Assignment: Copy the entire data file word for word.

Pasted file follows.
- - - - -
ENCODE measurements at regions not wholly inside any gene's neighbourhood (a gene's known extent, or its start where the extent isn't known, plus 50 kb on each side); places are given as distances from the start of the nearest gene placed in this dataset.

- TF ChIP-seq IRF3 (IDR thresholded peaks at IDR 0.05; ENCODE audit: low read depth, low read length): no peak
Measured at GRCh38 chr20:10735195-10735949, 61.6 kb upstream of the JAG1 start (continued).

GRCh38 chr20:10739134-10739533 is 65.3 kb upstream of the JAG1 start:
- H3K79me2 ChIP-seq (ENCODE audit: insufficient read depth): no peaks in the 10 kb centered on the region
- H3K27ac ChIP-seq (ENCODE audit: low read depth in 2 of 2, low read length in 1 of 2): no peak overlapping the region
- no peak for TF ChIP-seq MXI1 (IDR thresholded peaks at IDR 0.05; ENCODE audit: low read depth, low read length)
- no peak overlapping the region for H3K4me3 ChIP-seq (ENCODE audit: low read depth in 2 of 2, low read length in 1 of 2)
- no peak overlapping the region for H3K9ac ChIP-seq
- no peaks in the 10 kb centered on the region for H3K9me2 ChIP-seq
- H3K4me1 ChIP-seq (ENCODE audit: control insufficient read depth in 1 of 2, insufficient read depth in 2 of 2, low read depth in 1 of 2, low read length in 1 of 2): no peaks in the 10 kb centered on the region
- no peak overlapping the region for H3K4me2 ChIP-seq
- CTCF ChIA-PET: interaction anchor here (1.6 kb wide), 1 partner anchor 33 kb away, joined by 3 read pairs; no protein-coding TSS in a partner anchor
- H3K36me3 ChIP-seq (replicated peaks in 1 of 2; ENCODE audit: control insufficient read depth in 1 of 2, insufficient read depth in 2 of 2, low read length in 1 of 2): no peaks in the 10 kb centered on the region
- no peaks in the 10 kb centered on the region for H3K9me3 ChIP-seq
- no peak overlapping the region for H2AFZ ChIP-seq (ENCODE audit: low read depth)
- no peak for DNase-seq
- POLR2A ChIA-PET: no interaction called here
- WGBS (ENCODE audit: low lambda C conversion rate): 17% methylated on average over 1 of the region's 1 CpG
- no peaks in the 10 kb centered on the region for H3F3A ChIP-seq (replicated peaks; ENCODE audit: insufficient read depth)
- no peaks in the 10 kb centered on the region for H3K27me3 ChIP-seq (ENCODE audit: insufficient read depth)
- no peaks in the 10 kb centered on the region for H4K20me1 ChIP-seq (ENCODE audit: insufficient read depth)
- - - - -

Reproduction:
ENCODE measurements at regions not wholly inside any gene's neighbourhood (a gene's known extent, or its start where the extent isn't known, plus 50 kb on each side); places are given as distances from the start of the nearest gene placed in this dataset.

- TF ChIP-seq IRF3 (IDR thresholded peaks at IDR 0.05; ENCODE audit: low read depth, low read length): no peak
Measured at GRCh38 chr20:10735195-10735949, 61.6 kb upstream of the JAG1 start (continued).

GRCh38 chr20:10739134-10739533 is 65.3 kb upstream of the JAG1 start:
- H3K79me2 ChIP-seq (ENCODE audit: insufficient read depth): no peaks in the 10 kb centered on the region
- H3K27ac ChIP-seq (ENCODE audit: low read depth in 2 of 2, low read length in 1 of 2): no peak overlapping the region
- no peak for TF ChIP-seq MXI1 (IDR thresholded peaks at IDR 0.05; ENCODE audit: low read depth, low read length)
- no peak overlapping the region for H3K4me3 ChIP-seq (ENCODE audit: low read depth in 2 of 2, low read length in 1 of 2)
- no peak overlapping the region for H3K9ac ChIP-seq
- no peaks in the 10 kb centered on the region for H3K9me2 ChIP-seq
- H3K4me1 ChIP-seq (ENCODE audit: control insufficient read depth in 1 of 2, insufficient read depth in 2 of 2, low read depth in 1 of 2, low read length in 1 of 2): no peaks in the 10 kb centered on the region
- no peak overlapping the region for H3K4me2 ChIP-seq
- CTCF ChIA-PET: interaction anchor here (1.6 kb wide), 1 partner anchor 33 kb away, joined by 3 read pairs; no protein-coding TSS in a partner anchor
- H3K36me3 ChIP-seq (replicated peaks in 1 of 2; ENCODE audit: control insufficient read depth in 1 of 2, insufficient read depth in 2 of 2, low read length in 1 of 2): no peaks in the 10 kb centered on the region
- no peaks in the 10 kb centered on the region for H3K9me3 ChIP-seq
- no peak overlapping the region for H2AFZ ChIP-seq (ENCODE audit: low read depth)
- no peak for DNase-seq
- POLR2A ChIA-PET: no interaction called here
- WGBS (ENCODE audit: low lambda C conversion rate): 17% methylated on average over 1 of the region's 1 CpG
- no peaks in the 10 kb centered on the region for H3F3A ChIP-seq (replicated peaks; ENCODE audit: insufficient read depth)
- no peaks in the 10 kb centered on the region for H3K27me3 ChIP-seq (ENCODE audit: insufficient read depth)
- no peaks in the 10 kb centered on the region for H4K20me1 ChIP-seq (ENCODE audit: insufficient read depth)